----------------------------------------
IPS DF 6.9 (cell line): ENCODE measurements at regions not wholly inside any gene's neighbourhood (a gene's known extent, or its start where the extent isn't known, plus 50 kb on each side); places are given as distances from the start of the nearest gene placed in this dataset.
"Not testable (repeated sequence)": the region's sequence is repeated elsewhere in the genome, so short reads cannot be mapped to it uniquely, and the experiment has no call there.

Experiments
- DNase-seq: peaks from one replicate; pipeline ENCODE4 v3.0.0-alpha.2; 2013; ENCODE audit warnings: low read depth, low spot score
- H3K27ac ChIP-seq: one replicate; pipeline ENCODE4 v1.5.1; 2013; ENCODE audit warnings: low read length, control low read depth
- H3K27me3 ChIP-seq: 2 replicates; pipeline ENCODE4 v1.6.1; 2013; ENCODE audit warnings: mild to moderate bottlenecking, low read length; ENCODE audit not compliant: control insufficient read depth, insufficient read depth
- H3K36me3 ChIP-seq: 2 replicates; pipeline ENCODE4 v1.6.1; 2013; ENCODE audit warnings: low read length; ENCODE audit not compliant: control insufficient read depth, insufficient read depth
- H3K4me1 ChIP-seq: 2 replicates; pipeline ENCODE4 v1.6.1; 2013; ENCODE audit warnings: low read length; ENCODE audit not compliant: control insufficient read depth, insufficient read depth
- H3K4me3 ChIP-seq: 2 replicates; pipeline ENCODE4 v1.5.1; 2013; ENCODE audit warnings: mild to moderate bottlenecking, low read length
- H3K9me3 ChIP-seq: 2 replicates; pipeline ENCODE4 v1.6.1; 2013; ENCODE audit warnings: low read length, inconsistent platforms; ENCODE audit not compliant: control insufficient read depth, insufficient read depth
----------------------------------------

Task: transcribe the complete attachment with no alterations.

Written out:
IPS DF 6.9 (cell line): ENCODE measurements at regions not wholly inside any gene's neighbourhood (a gene's known extent, or its start where the extent isn't known, plus 50 kb on each side); places are given as distances from the start of the nearest gene placed in this dataset.
"Not testable (repeated sequence)": the region's sequence is repeated elsewhere in the genome, so short reads cannot be mapped to it uniquely, and the experiment has no call there.

Experiments
- DNase-seq: peaks from one replicate; pipeline ENCODE4 v3.0.0-alpha.2; 2013; ENCODE audit warnings: low read depth, low spot score
- H3K27ac ChIP-seq: one replicate; pipeline ENCODE4 v1.5.1; 2013; ENCODE audit warnings: low read length, control low read depth
- H3K27me3 ChIP-seq: 2 replicates; pipeline ENCODE4 v1.6.1; 2013; ENCODE audit warnings: mild to moderate bottlenecking, low read length; ENCODE audit not compliant: control insufficient read depth, insufficient read depth
- H3K36me3 ChIP-seq: 2 replicates; pipeline ENCODE4 v1.6.1; 2013; ENCODE audit warnings: low read length; ENCODE audit not compliant: control insufficient read depth, insufficient read depth
- H3K4me1 ChIP-seq: 2 replicates; pipeline ENCODE4 v1.6.1; 2013; ENCODE audit warnings: low read length; ENCODE audit not compliant: control insufficient read depth, insufficient read depth
- H3K4me3 ChIP-seq: 2 replicates; pipeline ENCODE4 v1.5.1; 2013; ENCODE audit warnings: mild to moderate bottlenecking, low read length
- H3K9me3 ChIP-seq: 2 replicates; pipeline ENCODE4 v1.6.1; 2013; ENCODE audit warnings: low read length, inconsistent platforms; ENCODE audit not compliant: control insufficient read depth, insufficient read depth